Kaalinaatakam (The Play of Kaali) is a political statement, more than a brilliantly executed play.
Considering the content of the play, which is heavily loaded with gender and caste politics, it’s surprising that it went on to impress the audience that gathered at the courtyard of Pepper House at Fort Kochi for three days starting Aug. 19. No one seemed to leave the space with simmering anger, but only awed by the spectacle written by Sajitha Madathil and directed by Chandradasan.
And what a spectacle it was! The floor was set all aglow by the visual language that Chandradasan created along with excellent lighting by Sreekanth Cameo. Ritualistic theatre blended with realistic theatre to magnificent impact. This visual was lifted to another level by Paris Chandran’s mesmerizing music and some best onstage performances by Sajitha, Resmi Satheesh, Zumesh Chittooran and Selvaraj.
But was it the play by theatre group Lokadharmi all about? Not really.
Kaalinaatakam demands the audience not to empathise with Kaali, the woman, or Kaali, the Goddess. It demands the viewer to realise the circumstances that created both and respond.
As a playwright, Sajitha has done an exceptional job, weaving contemporary realities into the narrative text of the play. This is not just about Kaalinaatakam being staged at Valiyanoor Kavu after 51 years. It enquires why it was stopped then and why it is being staged now.
The play says that Kaalinaatakam was stopped because the actor playing Kaali, the Goddess, killed the actor playing Darika, the Demon. But the same repeats when the ritual is revived. Kali, daughter of Chathan and Kunki, plays the Goddess now and she kills Rama Kurup, who dons the part of Darika. Somewhere else, the play says that Kali has been leading an agitation against Rama Kurup alleging him of sexual abuse and murder of a girl.
This repetition of incidents and most importantly, the recurring motif of murder synchronises with the repetition of names. Kali, the protestor, becomes Kali the Goddess. Rama Kurup, the Darika, is accused of killing Neeli. As Kali becomes Goddess, another Neeli becomes Kooli, the Goddess’ sidekick. And finally, Neeli, who is now the Kooli, has a history of being abused repeatedly by men. It is a vicious cycle in which the woman is forever trapped.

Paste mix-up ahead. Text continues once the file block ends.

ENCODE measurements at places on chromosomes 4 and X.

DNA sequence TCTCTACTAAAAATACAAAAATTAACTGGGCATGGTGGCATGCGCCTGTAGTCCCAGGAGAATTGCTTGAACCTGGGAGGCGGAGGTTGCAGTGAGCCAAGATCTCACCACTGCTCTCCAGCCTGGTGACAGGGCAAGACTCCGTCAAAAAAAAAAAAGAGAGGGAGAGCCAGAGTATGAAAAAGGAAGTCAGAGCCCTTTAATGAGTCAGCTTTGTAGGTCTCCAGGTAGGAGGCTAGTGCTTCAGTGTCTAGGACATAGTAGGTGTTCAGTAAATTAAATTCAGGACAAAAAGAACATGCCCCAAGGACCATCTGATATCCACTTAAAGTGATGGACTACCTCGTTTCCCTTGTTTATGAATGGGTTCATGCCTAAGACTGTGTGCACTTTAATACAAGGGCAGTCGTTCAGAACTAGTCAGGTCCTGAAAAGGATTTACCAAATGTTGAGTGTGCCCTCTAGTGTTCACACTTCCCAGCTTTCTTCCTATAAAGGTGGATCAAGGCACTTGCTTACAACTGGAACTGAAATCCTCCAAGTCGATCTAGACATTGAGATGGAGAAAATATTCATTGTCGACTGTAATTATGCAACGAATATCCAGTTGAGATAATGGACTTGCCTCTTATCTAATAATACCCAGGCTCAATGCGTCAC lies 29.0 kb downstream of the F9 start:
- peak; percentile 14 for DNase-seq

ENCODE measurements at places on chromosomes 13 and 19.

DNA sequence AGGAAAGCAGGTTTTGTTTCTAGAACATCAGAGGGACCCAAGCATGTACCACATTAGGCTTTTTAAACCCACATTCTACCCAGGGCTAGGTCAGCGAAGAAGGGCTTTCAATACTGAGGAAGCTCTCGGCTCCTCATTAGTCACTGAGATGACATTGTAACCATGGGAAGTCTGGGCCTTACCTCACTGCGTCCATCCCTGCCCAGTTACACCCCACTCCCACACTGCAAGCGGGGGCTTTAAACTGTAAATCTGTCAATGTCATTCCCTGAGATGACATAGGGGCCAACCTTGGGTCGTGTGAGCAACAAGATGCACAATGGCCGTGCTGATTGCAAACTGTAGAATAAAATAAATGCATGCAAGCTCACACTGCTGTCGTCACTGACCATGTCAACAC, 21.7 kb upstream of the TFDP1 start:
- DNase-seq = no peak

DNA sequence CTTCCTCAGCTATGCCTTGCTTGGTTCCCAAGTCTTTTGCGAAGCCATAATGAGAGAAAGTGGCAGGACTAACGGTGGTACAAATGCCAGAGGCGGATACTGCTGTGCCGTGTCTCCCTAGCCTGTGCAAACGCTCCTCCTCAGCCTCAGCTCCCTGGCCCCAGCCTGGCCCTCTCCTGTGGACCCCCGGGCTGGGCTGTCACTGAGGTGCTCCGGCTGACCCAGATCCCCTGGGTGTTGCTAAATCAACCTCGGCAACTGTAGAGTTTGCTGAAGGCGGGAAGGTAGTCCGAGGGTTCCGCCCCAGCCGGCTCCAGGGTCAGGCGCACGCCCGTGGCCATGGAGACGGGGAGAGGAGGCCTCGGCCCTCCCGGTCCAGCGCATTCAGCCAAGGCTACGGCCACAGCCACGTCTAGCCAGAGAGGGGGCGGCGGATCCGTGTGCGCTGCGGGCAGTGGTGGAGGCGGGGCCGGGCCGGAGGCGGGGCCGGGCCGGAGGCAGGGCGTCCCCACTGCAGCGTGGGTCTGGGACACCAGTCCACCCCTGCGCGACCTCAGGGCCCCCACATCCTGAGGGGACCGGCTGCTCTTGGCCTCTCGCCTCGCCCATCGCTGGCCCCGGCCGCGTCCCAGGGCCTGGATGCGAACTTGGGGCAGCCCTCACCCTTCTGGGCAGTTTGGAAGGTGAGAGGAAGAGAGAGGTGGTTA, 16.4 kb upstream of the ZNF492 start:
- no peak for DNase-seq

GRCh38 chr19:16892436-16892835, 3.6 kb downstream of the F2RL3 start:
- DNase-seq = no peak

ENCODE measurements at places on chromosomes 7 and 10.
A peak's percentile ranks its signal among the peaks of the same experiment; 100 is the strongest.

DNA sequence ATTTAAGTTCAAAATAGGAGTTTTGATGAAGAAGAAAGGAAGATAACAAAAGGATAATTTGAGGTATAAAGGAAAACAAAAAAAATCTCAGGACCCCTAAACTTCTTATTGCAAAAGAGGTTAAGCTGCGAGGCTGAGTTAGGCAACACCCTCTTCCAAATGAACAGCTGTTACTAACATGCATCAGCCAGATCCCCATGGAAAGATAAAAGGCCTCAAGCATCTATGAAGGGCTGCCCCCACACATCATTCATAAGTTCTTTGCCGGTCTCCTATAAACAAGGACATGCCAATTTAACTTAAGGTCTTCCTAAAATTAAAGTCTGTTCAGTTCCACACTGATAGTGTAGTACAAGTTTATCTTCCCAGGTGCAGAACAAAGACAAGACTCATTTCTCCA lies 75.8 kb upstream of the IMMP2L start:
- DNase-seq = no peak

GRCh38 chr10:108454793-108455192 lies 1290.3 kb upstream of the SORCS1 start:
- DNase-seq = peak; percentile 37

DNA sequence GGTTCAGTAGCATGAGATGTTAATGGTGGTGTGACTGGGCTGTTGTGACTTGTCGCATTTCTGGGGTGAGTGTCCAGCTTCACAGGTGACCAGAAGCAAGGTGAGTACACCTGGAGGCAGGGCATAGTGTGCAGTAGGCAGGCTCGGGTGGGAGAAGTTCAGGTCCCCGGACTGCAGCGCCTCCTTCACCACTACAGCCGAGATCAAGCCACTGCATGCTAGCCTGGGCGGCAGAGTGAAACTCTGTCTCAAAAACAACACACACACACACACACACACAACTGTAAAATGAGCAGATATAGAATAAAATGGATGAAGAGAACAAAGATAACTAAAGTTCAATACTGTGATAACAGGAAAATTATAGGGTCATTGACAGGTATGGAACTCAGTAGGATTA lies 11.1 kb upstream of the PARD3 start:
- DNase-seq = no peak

“Neeli and Kaali repeat through our times – as Jisha, Abhaya, the Suryanelli girl and as nameless many others,” said Sajitha, as she talked about the play after the third show.
Another narrative woven into the text is that of caste inequality. When challenged by a woman, Darika who has become overconfident by the cover of boon for invincibility, bares his contempt and insults her as a low-born.
A woman born in a lower caste gets empowered to challenge and terminate the arrogant male, intoxicated by power – but once the role is fulfilled, the system conspires to contain her anger. From one end, the police try to bring Kali, the actor, to the laws of the land, and from the other end, Neelkanta Sastri, the astrologer, calculates the divine logic and finds a date to build a temple and contain the anger of Goddess. The unbridled anger of a woman, be it as Goddess or a human, is too much for the society to handle and it has to be contained.
This is where, Neeli (Kooli) asked Kaali not to simmer down her anger.
“If you do not kill in this anger, then when are you going to do it?” asks Kooli in the play. Together, Kali and Kooli decide to break the system’s grand design to contain their anger in a temple. “They decide where to seat us; let’s decide whether to sit there or not…” is the sign-off dialogue.
This is the anger that Kaali and Kooli should pass on to the audience as they walk through their middle. The anger of woman subjected to repeated torture and her hope in the sword. Kali gains more power from the power of this metal as her anger rises when society thrusts dead cold metal through bodies of hapless women. Kali cannot contain her anger as she leaves her pedestal and enters the crowd.
But the question is: are we ready to face the angry Kaali? Or will we continue to remain awed by the spectacle of Kaali?
(Photos by Anand Haridas)